Without Connecting to Ourselves, Can We Be Happy?

August 17, 2019
Without Connecting to Ourselves Can We Be Happy


Did you know that there are currently over two billion Facebook users worldwide and each of them has an average of about 300 Facebook friends? We live in a world where technology gives us the chance to connect with more people more easily and often than ever before. At the same time, loneliness has become an epidemic and is considered a greater health risk than smoking. How come?

Many of us now work for clicks and likes, either professionally or socially. These virtual interactions have become symbols of value and opportunity in our society. But they may also be factors in the rise of depression, addiction, bullying, and suicide.

Body & Brain founder Ilchi Lee suggests that while technology has the potential to help us connect with people more than ever before, it also has a tendency to pull our attention outside of ourselves. This can be a problem, as it can amplify feelings of emptiness and disconnection. In his new book, Connect: How to Find Clarity and Expand Your Consciousness with Pineal Gland Meditation, Lee explains how the sense of value and connection that we feel from outward-focused social interactions—basically all relationships—satisfies us only as much as we have a strong connection with our own self-worth. And this sense of self-worth requires us to be connected with ourselves. It requires us to invest the time and energy to focus inside and connect.

Underneath all the thoughts, emotions, and preconceptions that we accumulate in life, it is said that our original mind is characterized by love, courage, and brightness. In short, our true nature is valuable. It doesn’t depend on our intelligence or achievements, or even the recognition that we receive from others. By connecting with this essential nature, we can realize that we already have what we’ve been seeking from the world.

The body is one of our greatest tools and teachers, and connecting with the body can be a way to feel more connected to our true nature. Body & Brain teaches yoga, tai chi, meditation and breathing techniques that can help anyone begin to bring their awareness back inside. In Connect, Ilchi Lee shares Pineal Gland Meditation, a technique that Body & Brain practitioners may find familiar as a form of energy meditation and visualization. Through Pineal Gland Meditation, we can connect with our true nature in a deep and meaningful way, beyond the level of intellectual understanding. This kind of experience inevitably strengthens our conviction about our self-worth and can help give us the confidence to act upon that awareness to create healthier, happier, and more fulfilling lives.

Have you suffered through emotional ups and downs associated with relationships? Relationships can be difficult. Over time, we can become cynical or closed toward others, having learned the hard way that it’s not easy to feel fulfilled through relationships. But rather than losing hope, these emotional ups and downs can motivate us to look inside for a stable source of satisfaction and fulfillment.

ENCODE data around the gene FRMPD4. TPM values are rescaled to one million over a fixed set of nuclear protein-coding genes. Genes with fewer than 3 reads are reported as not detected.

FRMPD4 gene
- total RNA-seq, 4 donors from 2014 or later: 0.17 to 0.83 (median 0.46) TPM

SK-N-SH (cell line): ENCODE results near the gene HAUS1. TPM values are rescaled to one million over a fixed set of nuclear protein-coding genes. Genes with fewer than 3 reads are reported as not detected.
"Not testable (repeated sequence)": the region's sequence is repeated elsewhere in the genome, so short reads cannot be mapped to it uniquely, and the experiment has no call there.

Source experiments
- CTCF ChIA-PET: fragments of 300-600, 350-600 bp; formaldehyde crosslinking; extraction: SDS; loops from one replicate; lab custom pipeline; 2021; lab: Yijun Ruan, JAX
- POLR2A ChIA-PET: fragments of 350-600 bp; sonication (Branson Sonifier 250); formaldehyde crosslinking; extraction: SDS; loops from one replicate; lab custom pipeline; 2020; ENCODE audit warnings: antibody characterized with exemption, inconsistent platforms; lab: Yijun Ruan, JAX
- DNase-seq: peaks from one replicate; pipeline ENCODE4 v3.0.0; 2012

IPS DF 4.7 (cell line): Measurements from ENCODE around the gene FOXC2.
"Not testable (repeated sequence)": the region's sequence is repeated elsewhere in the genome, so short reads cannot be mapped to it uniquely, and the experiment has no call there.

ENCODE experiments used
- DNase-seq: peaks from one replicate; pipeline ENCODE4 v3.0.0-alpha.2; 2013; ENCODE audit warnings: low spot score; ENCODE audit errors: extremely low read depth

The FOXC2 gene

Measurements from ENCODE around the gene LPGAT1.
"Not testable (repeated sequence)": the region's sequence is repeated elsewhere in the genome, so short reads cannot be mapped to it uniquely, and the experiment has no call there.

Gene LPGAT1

A strong and positive connection with ourselves changes the way we relate to others. We become less anxious and reactive. We can appreciate and love the people around us more easily, even when their words or behaviors don’t match our expectations and desires. We are better able to empathize with people and understand that, at the core, we are all one. Ultimately, by strengthening our connection with ourselves, we can live in harmony with others.

As Connect explains, and as you’ll know from practicing Body & Brain, we can start building a stronger connection with our self by connecting to the body. Body & Brain classes are designed to stretch, strengthen, relax, and awaken our physical bodies and enhance our physical health. After establishing this foundational body awareness, we can connect to our heartfelt essence through programs like Finding True Self (FTS) workshop. A healthy, heart-centered awareness helps us become more emotionally mature and stable. After FTS, we seek to connect to the brain’s most creative aspect, our divine nature, through programs like Brain Management Training (BMT) and Dahn Master Course (DMC).

Ilchi Lee’s Connect explains more about these three levels of connection and how you can use Body & Brain techniques to better connect with yourself.

If you’d like to learn more, you can find Connect at your local Body & Brain center or online at sites like Amazon. It’s available as a paperback, ebook, or audiobook.

Written by David Driscoll
David Driscoll has been teaching Body & Brain and Brain Education for over 14 years. He is currently managing Body & Brain’s YouTube channel, BNBTV, as well as hosting Brain Masterz- A User’s Manual for the Brain- along with Minjae Kim. David studied anthropology at Princeton University and enjoys tai chi and meditation as well as traveling, studying languages, and golf.